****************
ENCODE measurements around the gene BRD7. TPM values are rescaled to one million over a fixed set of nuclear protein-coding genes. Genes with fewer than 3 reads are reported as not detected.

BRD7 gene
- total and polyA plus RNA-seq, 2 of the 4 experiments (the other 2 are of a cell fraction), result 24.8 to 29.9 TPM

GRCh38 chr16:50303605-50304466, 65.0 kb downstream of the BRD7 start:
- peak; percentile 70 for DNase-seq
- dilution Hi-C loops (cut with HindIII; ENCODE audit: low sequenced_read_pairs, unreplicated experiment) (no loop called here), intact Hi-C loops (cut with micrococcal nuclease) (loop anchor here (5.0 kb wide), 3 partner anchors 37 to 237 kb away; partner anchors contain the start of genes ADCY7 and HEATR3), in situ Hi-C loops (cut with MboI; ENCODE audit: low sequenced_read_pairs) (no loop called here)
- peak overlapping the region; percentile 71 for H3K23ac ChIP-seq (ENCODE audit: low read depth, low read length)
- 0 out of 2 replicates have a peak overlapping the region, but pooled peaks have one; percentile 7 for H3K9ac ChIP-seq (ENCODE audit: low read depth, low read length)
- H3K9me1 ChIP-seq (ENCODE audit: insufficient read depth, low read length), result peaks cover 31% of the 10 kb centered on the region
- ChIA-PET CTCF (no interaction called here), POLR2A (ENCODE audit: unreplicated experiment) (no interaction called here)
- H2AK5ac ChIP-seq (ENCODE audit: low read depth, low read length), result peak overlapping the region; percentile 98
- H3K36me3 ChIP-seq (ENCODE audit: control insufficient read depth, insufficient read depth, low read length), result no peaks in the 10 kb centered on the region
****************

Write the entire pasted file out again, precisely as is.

ENCODE measurements around the gene BRD7. TPM values are rescaled to one million over a fixed set of nuclear protein-coding genes. Genes with fewer than 3 reads are reported as not detected.

BRD7 gene
- total and polyA plus RNA-seq, 2 of the 4 experiments (the other 2 are of a cell fraction), result 24.8 to 29.9 TPM

GRCh38 chr16:50303605-50304466, 65.0 kb downstream of the BRD7 start:
- peak; percentile 70 for DNase-seq
- dilution Hi-C loops (cut with HindIII; ENCODE audit: low sequenced_read_pairs, unreplicated experiment) (no loop called here), intact Hi-C loops (cut with micrococcal nuclease) (loop anchor here (5.0 kb wide), 3 partner anchors 37 to 237 kb away; partner anchors contain the start of genes ADCY7 and HEATR3), in situ Hi-C loops (cut with MboI; ENCODE audit: low sequenced_read_pairs) (no loop called here)
- peak overlapping the region; percentile 71 for H3K23ac ChIP-seq (ENCODE audit: low read depth, low read length)
- 0 out of 2 replicates have a peak overlapping the region, but pooled peaks have one; percentile 7 for H3K9ac ChIP-seq (ENCODE audit: low read depth, low read length)
- H3K9me1 ChIP-seq (ENCODE audit: insufficient read depth, low read length), result peaks cover 31% of the 10 kb centered on the region
- ChIA-PET CTCF (no interaction called here), POLR2A (ENCODE audit: unreplicated experiment) (no interaction called here)
- H2AK5ac ChIP-seq (ENCODE audit: low read depth, low read length), result peak overlapping the region; percentile 98
- H3K36me3 ChIP-seq (ENCODE audit: control insufficient read depth, insufficient read depth, low read length), result no peaks in the 10 kb centered on the region